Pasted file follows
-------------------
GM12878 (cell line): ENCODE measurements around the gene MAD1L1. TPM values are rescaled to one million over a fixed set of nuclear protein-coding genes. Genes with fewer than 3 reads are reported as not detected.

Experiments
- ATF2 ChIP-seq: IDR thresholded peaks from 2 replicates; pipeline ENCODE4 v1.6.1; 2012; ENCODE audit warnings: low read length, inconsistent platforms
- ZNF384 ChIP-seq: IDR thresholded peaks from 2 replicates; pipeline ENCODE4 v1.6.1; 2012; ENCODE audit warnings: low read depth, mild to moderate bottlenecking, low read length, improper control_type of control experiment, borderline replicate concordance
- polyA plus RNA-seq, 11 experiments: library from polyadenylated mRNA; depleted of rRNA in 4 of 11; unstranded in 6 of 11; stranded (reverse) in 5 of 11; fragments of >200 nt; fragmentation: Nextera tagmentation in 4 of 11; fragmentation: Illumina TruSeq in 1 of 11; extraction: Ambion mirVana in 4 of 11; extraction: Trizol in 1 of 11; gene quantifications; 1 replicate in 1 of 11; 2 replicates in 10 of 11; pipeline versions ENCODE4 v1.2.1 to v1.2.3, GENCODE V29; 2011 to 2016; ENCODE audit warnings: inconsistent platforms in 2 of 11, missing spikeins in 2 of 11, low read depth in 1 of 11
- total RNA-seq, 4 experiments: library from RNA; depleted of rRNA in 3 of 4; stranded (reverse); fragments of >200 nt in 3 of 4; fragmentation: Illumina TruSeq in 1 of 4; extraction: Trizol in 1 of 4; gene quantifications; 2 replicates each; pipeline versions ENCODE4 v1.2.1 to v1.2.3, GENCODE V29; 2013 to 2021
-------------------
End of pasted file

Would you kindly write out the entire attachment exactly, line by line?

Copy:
GM12878 (cell line): ENCODE measurements around the gene MAD1L1. TPM values are rescaled to one million over a fixed set of nuclear protein-coding genes. Genes with fewer than 3 reads are reported as not detected.

Experiments
- ATF2 ChIP-seq: IDR thresholded peaks from 2 replicates; pipeline ENCODE4 v1.6.1; 2012; ENCODE audit warnings: low read length, inconsistent platforms
- ZNF384 ChIP-seq: IDR thresholded peaks from 2 replicates; pipeline ENCODE4 v1.6.1; 2012; ENCODE audit warnings: low read depth, mild to moderate bottlenecking, low read length, improper control_type of control experiment, borderline replicate concordance
- polyA plus RNA-seq, 11 experiments: library from polyadenylated mRNA; depleted of rRNA in 4 of 11; unstranded in 6 of 11; stranded (reverse) in 5 of 11; fragments of >200 nt; fragmentation: Nextera tagmentation in 4 of 11; fragmentation: Illumina TruSeq in 1 of 11; extraction: Ambion mirVana in 4 of 11; extraction: Trizol in 1 of 11; gene quantifications; 1 replicate in 1 of 11; 2 replicates in 10 of 11; pipeline versions ENCODE4 v1.2.1 to v1.2.3, GENCODE V29; 2011 to 2016; ENCODE audit warnings: inconsistent platforms in 2 of 11, missing spikeins in 2 of 11, low read depth in 1 of 11
- total RNA-seq, 4 experiments: library from RNA; depleted of rRNA in 3 of 4; stranded (reverse); fragments of >200 nt in 3 of 4; fragmentation: Illumina TruSeq in 1 of 4; extraction: Trizol in 1 of 4; gene quantifications; 2 replicates each; pipeline versions ENCODE4 v1.2.1 to v1.2.3, GENCODE V29; 2013 to 2021